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[REBOL] Re: Embedded Object and Scope yet again...

From: gjones05:mail:orion at: 11-May-2001 6:49

From: "Larry Palmiter" <major snip>
> There are a couple of facts about "embedded" objects which are good to
know:
> 1) Sub-objects which are defined with a set-word in the parent object
are
> treated differently than other datatypes when the object is cloned. > Sub-objects are not cloned, the pointer (which what a word really > references) still points to the original sub-object. Other datatypes
are
> copied into the cloned object. > . > 2) Sub-objects exported with your do [] construct or by using SET are
not
> really "embedded", the words which reference them are global, but the
words
> contained in their definition blocks are bound to the context of the
object
> in which they are created. To me it is similar to this example:
These are good rules to remember and add some real meat to the potatoes. I am still struck by how none of this is explicitly obvious. I feel positively evangelical about REBOL, but this area is one of those areas that makes me feel particularly nervous, like the only way that I feel like I would know what I was doing would be to always do some major experimenting and value checking along the way. I don't believe that I could write a section of code in these techniques and expect it to run right the first time. Most of REBOL does work this way for me, meaning it runs the way I would expect. I guess that this area will be one of those less-intuitive paradigms to be learned and integrated.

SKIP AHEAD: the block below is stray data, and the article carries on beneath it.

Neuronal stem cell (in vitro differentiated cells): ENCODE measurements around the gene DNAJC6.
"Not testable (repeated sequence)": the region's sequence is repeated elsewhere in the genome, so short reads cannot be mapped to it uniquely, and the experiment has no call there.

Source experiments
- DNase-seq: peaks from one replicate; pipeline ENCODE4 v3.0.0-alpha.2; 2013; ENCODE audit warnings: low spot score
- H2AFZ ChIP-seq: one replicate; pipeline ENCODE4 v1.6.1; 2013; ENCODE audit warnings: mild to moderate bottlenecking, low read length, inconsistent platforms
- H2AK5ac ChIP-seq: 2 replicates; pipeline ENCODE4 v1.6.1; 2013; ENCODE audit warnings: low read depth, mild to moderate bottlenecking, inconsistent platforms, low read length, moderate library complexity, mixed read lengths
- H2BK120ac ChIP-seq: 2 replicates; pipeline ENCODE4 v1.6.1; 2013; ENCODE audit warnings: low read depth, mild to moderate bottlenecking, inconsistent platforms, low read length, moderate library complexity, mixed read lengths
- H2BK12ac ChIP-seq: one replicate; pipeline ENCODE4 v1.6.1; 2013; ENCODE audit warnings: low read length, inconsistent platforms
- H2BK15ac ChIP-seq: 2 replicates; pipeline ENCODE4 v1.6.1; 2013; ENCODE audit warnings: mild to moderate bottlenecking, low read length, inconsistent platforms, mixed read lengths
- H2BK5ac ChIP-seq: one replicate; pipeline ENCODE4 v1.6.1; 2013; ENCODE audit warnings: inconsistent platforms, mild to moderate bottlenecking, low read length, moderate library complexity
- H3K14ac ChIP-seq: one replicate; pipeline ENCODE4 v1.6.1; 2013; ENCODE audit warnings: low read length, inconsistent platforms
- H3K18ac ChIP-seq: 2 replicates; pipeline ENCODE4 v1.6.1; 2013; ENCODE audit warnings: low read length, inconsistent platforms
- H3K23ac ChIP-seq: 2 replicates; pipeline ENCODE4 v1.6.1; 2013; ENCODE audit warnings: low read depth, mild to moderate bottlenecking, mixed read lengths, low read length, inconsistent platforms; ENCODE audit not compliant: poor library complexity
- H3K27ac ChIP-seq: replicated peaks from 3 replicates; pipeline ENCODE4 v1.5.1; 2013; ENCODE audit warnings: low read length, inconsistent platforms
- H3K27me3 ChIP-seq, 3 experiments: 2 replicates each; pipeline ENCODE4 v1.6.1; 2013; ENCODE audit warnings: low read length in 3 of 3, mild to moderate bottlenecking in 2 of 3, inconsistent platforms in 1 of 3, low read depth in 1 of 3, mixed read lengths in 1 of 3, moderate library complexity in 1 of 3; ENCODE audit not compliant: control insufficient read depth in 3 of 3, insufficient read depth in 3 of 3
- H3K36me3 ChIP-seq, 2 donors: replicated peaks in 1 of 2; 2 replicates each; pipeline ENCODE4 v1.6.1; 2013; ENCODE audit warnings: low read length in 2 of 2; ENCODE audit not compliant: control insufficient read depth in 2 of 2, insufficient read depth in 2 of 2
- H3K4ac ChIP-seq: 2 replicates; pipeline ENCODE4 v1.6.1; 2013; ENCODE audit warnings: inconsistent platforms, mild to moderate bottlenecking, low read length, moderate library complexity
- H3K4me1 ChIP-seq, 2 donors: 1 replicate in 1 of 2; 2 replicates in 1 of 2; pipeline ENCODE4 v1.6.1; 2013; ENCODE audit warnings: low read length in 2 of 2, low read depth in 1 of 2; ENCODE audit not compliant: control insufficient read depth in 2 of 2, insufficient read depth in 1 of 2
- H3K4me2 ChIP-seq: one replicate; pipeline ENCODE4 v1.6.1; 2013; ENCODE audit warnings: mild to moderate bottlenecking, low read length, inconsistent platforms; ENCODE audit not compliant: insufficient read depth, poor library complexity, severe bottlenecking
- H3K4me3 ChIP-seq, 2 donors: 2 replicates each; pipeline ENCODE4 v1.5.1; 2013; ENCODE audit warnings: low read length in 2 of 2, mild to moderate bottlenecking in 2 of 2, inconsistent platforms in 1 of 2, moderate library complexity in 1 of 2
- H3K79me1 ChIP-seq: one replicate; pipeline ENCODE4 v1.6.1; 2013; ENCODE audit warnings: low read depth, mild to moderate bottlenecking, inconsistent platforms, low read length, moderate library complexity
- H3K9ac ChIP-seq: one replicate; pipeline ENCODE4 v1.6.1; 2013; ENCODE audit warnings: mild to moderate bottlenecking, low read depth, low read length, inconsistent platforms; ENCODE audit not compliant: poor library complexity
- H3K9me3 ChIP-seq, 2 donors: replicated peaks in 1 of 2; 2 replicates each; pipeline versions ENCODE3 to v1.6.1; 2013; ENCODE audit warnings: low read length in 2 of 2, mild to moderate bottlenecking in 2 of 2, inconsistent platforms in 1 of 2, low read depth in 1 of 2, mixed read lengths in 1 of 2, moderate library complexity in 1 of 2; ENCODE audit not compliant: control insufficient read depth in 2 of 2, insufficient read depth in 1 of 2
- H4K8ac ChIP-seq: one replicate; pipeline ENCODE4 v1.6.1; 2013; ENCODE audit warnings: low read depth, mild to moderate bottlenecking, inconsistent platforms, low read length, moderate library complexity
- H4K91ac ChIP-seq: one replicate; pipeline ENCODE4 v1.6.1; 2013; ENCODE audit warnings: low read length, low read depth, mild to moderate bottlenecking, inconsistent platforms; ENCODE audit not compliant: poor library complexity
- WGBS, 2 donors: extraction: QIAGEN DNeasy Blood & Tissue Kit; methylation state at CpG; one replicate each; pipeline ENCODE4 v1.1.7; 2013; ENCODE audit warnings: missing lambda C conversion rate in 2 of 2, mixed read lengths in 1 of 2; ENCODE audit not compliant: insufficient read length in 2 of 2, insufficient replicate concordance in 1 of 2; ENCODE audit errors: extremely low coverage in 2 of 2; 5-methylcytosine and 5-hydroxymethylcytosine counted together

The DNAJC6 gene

> >> b: [] repeat j 3 [use [x][x: j append b 'x]] > == [x x x] > >> b > == [x x x] > >> reduce b > == [1 2 3]
This looks like total magic. I actually felt compelled to rerun the example to be sure that it works (not that I didn't believe you, but it was like wanting to see a magic trick again). Conceptually, I can understand what is happening, but, wow. I keep trying to figure out how this code is represented in memory.
> The word b is in the global context, it's value is a block which
contains
> the words x, x, and x each of them created in a different unnamed
context.
> You can do much the same thing in LISP, Scheme or other symbolic
programming
> languages.
I guess that this is the critical point for me: I've had very little experience in using truly symbolic languages. <remainder snipped> Thanks, Larry, your additional discussion has helped to shed further light on this topic. Regarding intuition, I am reminded of a medical school professor who repetitively said in lectures that this, that and the other principle were "intuitively obvious" and therefore required no further lecture time for explaination. We students sat in stunned silence. I realized that anything becomes intuitively obvious after working in a subject area for 20+ years. It was John Dvorak (computer tech pundit) who first articulated this concept, that intuition was largely a learned experience. I think he is right. I await the day when REBOL scoping rules and parsing become intuitively obvious. --Scott Jones